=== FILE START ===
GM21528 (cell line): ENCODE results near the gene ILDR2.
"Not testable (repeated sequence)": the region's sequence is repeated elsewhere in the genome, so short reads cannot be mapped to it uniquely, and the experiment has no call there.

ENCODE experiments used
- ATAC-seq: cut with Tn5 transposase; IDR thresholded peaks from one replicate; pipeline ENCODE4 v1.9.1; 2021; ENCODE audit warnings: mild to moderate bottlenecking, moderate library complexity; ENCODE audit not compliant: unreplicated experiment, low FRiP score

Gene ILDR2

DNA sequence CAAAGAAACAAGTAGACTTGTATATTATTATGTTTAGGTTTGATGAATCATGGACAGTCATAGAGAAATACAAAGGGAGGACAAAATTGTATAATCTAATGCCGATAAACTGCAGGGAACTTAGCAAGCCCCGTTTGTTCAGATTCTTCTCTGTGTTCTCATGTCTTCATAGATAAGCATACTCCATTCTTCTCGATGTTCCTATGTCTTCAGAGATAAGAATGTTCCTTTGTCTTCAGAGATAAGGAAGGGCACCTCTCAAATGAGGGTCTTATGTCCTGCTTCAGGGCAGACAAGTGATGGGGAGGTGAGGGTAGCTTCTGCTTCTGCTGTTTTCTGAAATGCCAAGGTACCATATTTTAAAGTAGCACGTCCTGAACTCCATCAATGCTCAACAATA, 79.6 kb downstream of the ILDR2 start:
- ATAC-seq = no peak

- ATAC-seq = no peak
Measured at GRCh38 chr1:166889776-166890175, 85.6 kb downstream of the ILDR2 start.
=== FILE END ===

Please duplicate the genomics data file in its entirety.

GM21528 (cell line): ENCODE results near the gene ILDR2.
"Not testable (repeated sequence)": the region's sequence is repeated elsewhere in the genome, so short reads cannot be mapped to it uniquely, and the experiment has no call there.

ENCODE experiments used
- ATAC-seq: cut with Tn5 transposase; IDR thresholded peaks from one replicate; pipeline ENCODE4 v1.9.1; 2021; ENCODE audit warnings: mild to moderate bottlenecking, moderate library complexity; ENCODE audit not compliant: unreplicated experiment, low FRiP score

Gene ILDR2

DNA sequence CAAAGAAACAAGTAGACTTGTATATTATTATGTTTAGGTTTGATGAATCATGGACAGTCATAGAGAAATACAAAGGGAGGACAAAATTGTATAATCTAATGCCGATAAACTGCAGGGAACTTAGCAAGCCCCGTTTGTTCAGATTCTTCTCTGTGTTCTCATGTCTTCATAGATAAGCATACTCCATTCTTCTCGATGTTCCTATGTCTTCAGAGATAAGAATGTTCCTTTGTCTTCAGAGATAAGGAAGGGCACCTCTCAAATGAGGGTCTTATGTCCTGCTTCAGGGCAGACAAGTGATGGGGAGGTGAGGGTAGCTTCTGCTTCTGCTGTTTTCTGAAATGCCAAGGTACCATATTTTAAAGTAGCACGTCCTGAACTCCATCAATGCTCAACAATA, 79.6 kb downstream of the ILDR2 start:
- ATAC-seq = no peak

- ATAC-seq = no peak
Measured at GRCh38 chr1:166889776-166890175, 85.6 kb downstream of the ILDR2 start.